Behavior Problems in Children Transferred from a Socioemotionally Depriving Institution to St. Petersburg (Russian Federation) Families

Rifkat J. Muhamedrahimov, Varvara V. Agarkova, Elena A. Vershnina, Oleg I. Palmov, Natalia V. Nikiforova, Robert B. McCall and Christina J. Groark

Behavior problems were studied in fifty 5- to 8-year-old children transferred from a socioemotionally depriving Russian institution to domestic families. Results indicated that the postinstitutional (PI) sample as a whole had higher clinical/borderline behavior problem rates on the parent-reported Child Behavior Checklist for Ages 6–18 (T.M. Achenbach & L.A. Rescorla, 2001) aggressive and lower rates on the withdrawn/depressed and internalizing problems scales than did non-institutionalized (non-I) children reared in Russian families. Compared with the U.S. standardization sample, PI children had significantly higher rates for aggressive, externalizing, and social problems; the non-I children had higher rates for withdrawn/depressed and internalizing problems; and both groups had higher rates for rule-breaking behavioral problems. PI children placed in domestic families at 18 months or older had higher rates of problems than did the U.S. non-I standardization sample, but children placed at younger ages did not. PI children transferred to nonbiological families had lower rates of problems compared to U.S. norms than did children transferred to biological families. Thus, prolonged early socioemotional deprivation was associated with a higher percentage of behavior problems in children placed in domestic families, especially if transferred to biological families.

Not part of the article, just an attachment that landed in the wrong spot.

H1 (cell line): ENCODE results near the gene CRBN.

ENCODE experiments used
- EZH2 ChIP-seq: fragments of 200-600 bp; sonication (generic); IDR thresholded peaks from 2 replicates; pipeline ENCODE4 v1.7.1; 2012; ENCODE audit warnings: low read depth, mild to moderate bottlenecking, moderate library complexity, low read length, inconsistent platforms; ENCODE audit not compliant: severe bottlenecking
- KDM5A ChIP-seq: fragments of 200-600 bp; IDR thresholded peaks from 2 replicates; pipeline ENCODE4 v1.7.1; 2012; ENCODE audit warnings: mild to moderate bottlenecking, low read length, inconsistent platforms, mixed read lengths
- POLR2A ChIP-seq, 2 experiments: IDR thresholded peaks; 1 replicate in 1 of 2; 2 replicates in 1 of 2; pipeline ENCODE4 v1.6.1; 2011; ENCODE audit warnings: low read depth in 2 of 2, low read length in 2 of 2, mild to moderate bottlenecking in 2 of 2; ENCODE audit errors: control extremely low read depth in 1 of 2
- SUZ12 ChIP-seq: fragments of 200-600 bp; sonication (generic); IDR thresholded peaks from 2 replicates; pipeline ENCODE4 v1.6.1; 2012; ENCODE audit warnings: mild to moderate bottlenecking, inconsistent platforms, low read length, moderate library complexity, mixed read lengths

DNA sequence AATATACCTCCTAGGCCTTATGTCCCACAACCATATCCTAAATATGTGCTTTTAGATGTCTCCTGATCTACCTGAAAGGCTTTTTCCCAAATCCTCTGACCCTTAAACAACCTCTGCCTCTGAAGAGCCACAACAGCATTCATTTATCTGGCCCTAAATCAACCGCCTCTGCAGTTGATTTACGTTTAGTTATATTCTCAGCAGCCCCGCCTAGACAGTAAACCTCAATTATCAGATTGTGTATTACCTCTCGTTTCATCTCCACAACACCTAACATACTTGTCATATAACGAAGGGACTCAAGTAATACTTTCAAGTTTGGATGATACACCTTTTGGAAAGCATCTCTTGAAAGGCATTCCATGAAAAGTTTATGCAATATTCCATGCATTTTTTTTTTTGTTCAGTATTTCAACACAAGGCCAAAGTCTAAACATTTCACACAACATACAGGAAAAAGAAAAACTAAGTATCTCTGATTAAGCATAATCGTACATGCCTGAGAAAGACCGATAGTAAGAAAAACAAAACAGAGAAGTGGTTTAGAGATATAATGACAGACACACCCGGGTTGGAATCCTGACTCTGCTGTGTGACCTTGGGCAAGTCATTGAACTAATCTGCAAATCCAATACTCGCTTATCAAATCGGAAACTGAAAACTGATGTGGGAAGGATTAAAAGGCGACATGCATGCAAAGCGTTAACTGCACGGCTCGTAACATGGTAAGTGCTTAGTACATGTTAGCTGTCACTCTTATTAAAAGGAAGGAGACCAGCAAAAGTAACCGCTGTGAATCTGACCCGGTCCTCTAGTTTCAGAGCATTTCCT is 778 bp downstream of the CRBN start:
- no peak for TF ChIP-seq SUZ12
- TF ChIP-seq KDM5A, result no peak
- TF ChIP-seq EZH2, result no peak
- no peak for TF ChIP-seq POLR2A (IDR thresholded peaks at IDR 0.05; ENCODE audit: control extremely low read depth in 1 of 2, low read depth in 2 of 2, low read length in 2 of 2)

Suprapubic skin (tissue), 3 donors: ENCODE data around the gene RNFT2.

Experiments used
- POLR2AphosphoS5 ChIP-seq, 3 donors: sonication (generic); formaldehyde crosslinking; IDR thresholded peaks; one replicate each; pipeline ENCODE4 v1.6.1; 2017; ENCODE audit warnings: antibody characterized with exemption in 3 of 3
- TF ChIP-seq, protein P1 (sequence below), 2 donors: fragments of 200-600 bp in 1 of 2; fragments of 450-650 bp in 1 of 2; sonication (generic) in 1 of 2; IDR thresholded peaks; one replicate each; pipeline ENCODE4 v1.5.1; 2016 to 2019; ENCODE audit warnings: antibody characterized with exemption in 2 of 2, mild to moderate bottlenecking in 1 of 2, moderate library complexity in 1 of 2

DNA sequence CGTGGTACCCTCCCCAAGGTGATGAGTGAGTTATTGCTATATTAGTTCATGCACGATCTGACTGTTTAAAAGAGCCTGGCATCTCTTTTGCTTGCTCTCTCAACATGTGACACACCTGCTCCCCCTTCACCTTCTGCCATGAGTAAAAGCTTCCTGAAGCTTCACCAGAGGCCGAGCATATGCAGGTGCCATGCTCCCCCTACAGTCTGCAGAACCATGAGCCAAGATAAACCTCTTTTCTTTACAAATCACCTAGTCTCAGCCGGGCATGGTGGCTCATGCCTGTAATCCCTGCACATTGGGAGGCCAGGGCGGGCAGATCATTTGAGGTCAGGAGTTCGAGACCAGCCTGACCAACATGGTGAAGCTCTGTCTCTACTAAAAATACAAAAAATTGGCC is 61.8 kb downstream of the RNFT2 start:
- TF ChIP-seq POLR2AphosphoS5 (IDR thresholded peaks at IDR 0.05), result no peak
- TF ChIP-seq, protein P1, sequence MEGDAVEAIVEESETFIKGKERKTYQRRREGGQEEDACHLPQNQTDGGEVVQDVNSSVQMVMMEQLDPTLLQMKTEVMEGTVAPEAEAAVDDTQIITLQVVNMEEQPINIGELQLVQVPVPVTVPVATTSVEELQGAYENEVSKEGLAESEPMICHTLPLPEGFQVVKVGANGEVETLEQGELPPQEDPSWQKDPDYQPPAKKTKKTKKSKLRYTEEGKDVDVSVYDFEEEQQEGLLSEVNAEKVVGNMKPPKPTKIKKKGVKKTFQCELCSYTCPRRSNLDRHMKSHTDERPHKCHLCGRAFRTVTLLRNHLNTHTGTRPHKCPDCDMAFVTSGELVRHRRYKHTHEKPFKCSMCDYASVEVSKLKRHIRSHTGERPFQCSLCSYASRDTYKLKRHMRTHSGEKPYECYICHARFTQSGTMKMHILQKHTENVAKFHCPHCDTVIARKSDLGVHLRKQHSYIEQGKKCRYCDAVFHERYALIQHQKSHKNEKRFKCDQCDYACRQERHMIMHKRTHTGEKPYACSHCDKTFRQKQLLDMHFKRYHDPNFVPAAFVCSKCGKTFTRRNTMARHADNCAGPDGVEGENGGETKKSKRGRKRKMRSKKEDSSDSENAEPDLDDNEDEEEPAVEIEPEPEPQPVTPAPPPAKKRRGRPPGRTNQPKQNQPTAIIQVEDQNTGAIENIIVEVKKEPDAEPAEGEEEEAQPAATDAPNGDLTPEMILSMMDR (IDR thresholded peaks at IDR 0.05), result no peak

Infant Mental Health Journal Volume 35, Issue 2, March/April 2014, Pages 87–191